Hello Pamela and all,
I may not have registered with Dadamac Foundation, so I could not respond
directly to the post that included this information:
Gbade celebrated his recent retirement by studying for a masters degree,
which he has now completed, researching Farmer-Pastoralist conflict.
Like John Dada of Fantsuam Foundation, Gbade has real understanding and
insight with regards to this important issue which is so often a core
component of ongoing tensions and conflict, not only in Nigeria but
elsewhere. We were therefore really pleased that following Dadamac’s
introduction on Wednesday (1st July) to members of the Africa Research
Institute http://www.africaresearchinstitute.org/ the Institute has
agreed to research
Ben deVries I have had discussions about a creative approach to
Farmer-Pastoralist conflict. It involves mutual support in a multi-cultural
ecosystem management process. Traditional relationships were based on
complementarity of roles and resources among different groups. These
relationships were attacked and undermined by the colonial powers, and
weakened by population growth in a resource-depleted environment. How to
Part of it is to nurture and draw on traditional values within all of the
stakeholder groups, so they can speak a positive 'common language' in
problem-solving and negotiations.
Part of it is to study the ecosystems as wholes, and look both to
traditional practices and appropriate technology (a la Schumacher, and
Gunter Pauli's blue economy) for solutions to situations that interrupt or
degrade the production of ecosystem services (including food). One of the
solution patterns is to use seeds of important plants, such as trees like
Faedherbia albida (reverse deciduous) and Moringa oleifera (or West African
species of Moringa), and a thorny hedge that is planted to make corrals
(kraals?) (enclosed areas for livestock to be protected in). Another is to
make use of traditional practices for holding water in the soil and
restoring nutrients to it. Each culture can start with its own traditions,
and then draw on other communities they know, and on Permaculture's methods
(which in turn draw heavily on indigenous practices from around the world)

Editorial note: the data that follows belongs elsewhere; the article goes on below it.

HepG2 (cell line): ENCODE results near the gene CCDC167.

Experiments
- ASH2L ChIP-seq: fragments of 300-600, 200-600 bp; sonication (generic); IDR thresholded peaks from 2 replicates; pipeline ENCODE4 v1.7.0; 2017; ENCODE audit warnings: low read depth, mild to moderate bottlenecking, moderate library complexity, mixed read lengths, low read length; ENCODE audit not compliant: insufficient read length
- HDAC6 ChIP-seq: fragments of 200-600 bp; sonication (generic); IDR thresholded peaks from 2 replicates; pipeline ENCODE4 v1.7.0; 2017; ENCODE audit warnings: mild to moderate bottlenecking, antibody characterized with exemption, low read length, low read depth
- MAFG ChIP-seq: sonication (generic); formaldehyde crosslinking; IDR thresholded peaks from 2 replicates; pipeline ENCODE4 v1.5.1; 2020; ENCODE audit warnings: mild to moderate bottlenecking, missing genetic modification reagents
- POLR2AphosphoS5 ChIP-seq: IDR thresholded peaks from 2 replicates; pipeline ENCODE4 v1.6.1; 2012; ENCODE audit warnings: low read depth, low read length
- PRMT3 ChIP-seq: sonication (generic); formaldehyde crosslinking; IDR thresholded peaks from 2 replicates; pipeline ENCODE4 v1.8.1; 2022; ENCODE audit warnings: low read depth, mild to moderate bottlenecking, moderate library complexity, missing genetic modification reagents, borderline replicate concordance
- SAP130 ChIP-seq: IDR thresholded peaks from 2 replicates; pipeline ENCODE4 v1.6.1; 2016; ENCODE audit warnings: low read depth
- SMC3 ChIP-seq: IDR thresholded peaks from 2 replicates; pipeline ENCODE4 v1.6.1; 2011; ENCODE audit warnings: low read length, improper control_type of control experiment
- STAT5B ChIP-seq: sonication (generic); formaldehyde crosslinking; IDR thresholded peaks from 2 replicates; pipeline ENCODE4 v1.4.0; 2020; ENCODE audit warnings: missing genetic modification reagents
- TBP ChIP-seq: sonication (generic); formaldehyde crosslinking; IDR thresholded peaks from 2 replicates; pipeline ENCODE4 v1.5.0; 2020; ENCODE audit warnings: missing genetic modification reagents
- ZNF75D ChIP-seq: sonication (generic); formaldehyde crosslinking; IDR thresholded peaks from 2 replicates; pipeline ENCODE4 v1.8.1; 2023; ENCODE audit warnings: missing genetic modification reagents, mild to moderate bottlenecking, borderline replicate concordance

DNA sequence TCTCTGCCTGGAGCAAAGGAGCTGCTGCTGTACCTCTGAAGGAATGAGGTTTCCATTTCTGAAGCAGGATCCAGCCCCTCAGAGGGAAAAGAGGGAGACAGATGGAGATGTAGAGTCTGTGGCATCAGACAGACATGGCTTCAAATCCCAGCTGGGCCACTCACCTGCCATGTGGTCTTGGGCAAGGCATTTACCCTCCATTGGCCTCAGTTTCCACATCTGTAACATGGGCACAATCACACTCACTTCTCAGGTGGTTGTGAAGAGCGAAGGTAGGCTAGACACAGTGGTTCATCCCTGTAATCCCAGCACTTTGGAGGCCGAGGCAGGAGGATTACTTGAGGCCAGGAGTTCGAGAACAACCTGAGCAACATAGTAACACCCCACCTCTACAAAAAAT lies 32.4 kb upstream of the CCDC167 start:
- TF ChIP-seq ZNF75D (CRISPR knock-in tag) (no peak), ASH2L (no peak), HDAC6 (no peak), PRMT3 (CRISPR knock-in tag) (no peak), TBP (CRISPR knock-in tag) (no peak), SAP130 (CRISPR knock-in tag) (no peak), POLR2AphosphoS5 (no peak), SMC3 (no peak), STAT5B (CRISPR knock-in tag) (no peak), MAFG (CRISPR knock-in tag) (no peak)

& the GrowBioIntensive system (taught at Manor House in northwestern
Kenya), to augment their own as appropriate.
Another part is to form cooperatives for both farming and pastoral groups,
focused on solving shortages of inputs, maximizing local barter and sales,
and getting crops to market economically, without middlemen eating up all
the difference between the cost of growing the crops and the price paid for
them in cities and towns.
It would be good to get some underemployed college graduates in finance to
both help start cooperatives, and create an offering of information and
communication technologies (ICTs) which include supply chain and
distribution channel software, tailored to be used to manage economic
activities of communities and individual households.
One possibility is to use the Salesforce ecosystem; the Salesforce
Foundation gives software to non-profits, and the cloud software from
companies like Rootstock (enterprise resource planning, or ERP) and Pardot
or Marketo (marketing automation) is completely integrated with Salesforce.
Another possibility is to ask programmers to learn MUMPS and VistA EHR (the
hospital information management system developed in the U.S. Veterans
Administration, available open source and free at www.WorldVistA.org), and
to draw on VistA and free software from Liberty Financial Services (which
writes its programs in MUMPS) to repurpose for almost any use in African
economies. VistA covers everything needed to run a major hospital, which is
the equivalent of a small city, and most of it was written be doctors and
technicians, rather than programmers, to meet the specific needs of the
people at the point of care, and because MUMPS is relatively easy to learn.
If there is an initiative to do this, I can introduce you to a senior
software architect who is one of the leaders of MUMPS and VistA work.
To give you an idea of the potential savings in using VistA EHR, a group in
Mexico downloaded the software, edited it to a basic version, and deployed
it in over 100 hospitals for $10 million. It costs $10 to $40 million to
install commercial software in just one large hospital! It offers vast
efficiencies in operation, and drastically reduces hospital-caused injury
and illness among patients.
Finally, we (SeaWave Battery, Inc.) are within a year of being able to
offer prototype batteries from the laboratory, to help create smart
microgrids (off-grid electricty for communities and organizations) at low
cost (less than prices in the grids, and far less than diesel generators).
This can, with the other steps outlined above, unleash the productive
capacity of rural communities.